The first woman, Tereshkova, was just as much of a character: from Yaroslavl in Russia, she was a textile worker who had already given up on her ambition to be a railway locomotive driver due to caring responsibilities.
She too was a headstrong and convinced Young Communist whose parachute club hobby saw her selected in 1962 to be one of the cohort of women, one of whom would go into space.
Not that she knew this for a long time, and her mother only found out upon Valentina’s landing back on Earth the following year.
Sadly the two colleagues who also completed training, Valentina Ponomareva and Irina Solovyeva, never got the same opportunity.
Soviet space success continued for another few years — with other notable firsts. The three pioneers were feted throughout the world including in Britain, and denied further space travel in favour of this role — despite protestations.
All fulfilled their duty admirably. However, the times were changing: the spending power of the dollar meant the US soon overtook and, of course, won the race to the moon with the successful flight of Apollo 11 in 1969.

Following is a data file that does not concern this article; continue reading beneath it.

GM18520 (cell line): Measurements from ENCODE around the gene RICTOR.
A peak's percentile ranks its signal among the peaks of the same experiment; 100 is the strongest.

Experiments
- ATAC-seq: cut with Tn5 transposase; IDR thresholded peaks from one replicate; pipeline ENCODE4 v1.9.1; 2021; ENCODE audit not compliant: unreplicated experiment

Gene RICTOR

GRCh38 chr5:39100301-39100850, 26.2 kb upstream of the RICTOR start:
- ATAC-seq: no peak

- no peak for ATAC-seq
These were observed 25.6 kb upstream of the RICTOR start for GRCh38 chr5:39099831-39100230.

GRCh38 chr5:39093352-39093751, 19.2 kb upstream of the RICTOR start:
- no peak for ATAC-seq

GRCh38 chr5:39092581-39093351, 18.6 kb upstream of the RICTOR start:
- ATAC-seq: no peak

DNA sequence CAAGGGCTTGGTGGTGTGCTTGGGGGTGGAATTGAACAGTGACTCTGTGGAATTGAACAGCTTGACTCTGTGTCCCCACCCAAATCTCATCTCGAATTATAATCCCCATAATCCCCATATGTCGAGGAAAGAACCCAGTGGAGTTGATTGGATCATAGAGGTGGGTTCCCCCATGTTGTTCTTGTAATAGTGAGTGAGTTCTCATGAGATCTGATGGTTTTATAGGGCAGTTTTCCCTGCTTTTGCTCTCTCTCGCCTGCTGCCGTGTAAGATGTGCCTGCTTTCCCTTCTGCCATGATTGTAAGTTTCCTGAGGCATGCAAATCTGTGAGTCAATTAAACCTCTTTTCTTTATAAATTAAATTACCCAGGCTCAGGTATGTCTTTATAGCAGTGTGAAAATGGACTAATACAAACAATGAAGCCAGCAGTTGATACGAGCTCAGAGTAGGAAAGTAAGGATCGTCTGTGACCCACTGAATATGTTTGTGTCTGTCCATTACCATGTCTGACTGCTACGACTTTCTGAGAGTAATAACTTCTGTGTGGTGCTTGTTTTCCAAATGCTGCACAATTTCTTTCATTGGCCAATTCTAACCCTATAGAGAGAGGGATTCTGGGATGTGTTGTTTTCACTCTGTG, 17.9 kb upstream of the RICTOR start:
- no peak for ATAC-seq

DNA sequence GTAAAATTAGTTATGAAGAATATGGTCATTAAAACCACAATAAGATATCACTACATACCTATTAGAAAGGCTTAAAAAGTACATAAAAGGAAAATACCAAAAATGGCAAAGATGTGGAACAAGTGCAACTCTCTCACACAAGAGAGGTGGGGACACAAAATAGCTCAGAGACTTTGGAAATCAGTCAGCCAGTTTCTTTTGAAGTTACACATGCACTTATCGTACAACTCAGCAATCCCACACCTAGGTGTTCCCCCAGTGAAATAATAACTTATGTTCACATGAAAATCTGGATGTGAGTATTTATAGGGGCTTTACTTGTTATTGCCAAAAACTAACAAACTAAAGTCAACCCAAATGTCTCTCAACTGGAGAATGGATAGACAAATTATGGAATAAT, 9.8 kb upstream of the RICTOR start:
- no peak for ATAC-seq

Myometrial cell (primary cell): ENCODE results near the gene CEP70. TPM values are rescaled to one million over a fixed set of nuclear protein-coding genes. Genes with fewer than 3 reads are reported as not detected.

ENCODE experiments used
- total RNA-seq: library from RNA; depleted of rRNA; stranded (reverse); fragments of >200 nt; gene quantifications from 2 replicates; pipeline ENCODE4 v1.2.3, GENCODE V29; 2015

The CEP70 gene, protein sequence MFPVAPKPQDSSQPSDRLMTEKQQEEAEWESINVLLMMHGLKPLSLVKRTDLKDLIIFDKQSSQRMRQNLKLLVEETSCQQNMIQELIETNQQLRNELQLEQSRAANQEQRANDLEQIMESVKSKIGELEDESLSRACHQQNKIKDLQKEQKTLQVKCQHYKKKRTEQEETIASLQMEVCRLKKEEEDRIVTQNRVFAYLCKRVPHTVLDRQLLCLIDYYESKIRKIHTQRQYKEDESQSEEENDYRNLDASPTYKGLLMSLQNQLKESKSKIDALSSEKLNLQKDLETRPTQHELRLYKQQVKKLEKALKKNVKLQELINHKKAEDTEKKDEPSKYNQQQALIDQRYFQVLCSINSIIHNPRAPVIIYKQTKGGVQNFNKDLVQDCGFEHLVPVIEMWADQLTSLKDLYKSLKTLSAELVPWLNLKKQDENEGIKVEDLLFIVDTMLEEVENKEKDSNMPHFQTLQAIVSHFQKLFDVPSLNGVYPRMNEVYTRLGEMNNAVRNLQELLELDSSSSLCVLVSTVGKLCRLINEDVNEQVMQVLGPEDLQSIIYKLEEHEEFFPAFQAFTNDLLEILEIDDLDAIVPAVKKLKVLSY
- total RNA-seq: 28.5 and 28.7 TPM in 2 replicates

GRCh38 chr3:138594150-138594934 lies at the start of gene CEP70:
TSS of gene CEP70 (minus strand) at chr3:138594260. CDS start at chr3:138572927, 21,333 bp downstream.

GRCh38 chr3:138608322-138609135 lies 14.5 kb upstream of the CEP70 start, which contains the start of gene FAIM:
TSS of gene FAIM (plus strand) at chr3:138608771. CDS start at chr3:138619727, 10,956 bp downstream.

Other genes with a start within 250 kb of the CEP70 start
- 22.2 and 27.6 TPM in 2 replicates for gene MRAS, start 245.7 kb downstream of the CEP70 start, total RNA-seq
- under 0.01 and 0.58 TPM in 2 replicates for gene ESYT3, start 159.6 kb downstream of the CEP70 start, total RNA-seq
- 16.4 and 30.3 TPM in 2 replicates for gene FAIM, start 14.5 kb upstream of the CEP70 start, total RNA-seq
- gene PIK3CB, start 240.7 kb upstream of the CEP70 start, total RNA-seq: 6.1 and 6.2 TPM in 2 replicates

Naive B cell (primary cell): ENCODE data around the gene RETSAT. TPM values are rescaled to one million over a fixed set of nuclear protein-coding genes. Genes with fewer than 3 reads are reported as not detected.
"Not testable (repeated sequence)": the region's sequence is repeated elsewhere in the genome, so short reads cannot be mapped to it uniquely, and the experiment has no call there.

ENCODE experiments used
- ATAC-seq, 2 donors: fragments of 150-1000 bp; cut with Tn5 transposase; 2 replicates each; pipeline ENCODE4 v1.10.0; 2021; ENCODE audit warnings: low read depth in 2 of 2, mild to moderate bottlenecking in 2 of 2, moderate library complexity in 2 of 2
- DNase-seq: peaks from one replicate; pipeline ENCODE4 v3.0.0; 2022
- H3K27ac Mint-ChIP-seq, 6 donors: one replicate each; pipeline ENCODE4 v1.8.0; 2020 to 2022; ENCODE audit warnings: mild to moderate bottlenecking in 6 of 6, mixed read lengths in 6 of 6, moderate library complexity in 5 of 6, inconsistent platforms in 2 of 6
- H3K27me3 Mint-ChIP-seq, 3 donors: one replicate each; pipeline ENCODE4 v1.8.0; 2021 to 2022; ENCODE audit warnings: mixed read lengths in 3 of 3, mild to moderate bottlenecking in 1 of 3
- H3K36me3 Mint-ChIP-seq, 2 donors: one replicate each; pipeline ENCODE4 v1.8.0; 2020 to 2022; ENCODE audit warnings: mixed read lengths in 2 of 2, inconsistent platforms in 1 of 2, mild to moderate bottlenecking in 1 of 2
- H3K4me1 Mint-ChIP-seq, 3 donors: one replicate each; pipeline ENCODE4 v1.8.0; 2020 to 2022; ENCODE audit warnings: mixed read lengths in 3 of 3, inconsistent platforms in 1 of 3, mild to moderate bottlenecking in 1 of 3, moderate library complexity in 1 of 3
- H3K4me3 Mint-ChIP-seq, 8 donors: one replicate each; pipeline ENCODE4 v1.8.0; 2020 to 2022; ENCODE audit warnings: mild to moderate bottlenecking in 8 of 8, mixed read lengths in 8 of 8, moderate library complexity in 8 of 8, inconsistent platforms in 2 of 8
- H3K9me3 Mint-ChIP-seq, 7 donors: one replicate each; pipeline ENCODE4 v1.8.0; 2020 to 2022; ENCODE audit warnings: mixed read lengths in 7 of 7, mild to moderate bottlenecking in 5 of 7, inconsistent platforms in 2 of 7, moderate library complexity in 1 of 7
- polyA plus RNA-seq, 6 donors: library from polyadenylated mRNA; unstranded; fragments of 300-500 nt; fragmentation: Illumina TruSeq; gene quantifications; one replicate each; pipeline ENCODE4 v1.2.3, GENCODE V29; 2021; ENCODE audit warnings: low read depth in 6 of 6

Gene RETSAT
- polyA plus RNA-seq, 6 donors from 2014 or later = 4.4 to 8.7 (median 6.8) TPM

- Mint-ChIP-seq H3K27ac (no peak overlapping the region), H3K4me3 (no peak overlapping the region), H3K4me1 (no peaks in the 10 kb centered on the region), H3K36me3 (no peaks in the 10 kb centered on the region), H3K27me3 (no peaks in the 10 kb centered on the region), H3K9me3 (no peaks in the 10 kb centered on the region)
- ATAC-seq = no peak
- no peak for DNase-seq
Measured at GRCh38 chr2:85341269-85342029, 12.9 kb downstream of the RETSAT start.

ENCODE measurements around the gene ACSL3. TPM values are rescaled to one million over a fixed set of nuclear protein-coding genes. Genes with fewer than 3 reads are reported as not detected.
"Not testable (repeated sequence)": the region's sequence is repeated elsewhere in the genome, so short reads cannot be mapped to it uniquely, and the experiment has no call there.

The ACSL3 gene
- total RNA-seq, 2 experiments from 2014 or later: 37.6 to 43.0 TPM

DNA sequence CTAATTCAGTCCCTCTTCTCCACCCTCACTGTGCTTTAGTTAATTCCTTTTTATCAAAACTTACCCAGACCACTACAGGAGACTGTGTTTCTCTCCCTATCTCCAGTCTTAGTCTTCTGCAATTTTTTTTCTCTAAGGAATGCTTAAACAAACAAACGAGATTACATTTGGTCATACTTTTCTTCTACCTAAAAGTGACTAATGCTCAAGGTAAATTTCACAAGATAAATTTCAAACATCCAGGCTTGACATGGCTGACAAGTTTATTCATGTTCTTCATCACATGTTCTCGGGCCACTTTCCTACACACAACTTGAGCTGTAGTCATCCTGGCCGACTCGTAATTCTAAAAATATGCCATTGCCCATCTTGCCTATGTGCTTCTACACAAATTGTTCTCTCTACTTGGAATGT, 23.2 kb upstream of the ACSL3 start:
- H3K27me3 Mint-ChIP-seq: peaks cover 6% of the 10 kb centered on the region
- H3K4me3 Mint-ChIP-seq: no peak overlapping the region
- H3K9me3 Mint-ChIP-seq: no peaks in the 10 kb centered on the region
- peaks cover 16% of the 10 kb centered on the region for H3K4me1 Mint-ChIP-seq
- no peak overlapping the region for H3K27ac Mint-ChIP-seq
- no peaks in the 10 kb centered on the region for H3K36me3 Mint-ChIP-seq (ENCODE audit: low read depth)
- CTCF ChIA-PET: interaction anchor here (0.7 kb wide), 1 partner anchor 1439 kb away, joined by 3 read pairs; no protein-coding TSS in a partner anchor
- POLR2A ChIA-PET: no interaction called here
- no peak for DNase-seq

By that time Gagarin was dead, victim of an air training accident. So too was Korolev, who had been ill for some time before fatal botched surgery in 1966.
Titov remained involved in the space programme for many years and died in 2000, by which time it was largely in private hands after the USSR’s demise.
Tereshkova, at 85 years old, never made it back into space but is active today as an elected member of the Russian Federation parliament.
The years of Soviet space achievement, and Gagarin’s infectious smile, will always be remembered, however troubled the times we live in.
Colin Turbett is author of Soviets in Space — the People of the USSR and the Race to the Moon, published in November 2021 by Pen & Sword. Tonight, April 12, he will be talking about his book at an online meeting hosted by the SCRSS. Details can be found on Eventbrite and all welcome: mstar.link/SovietsSpace.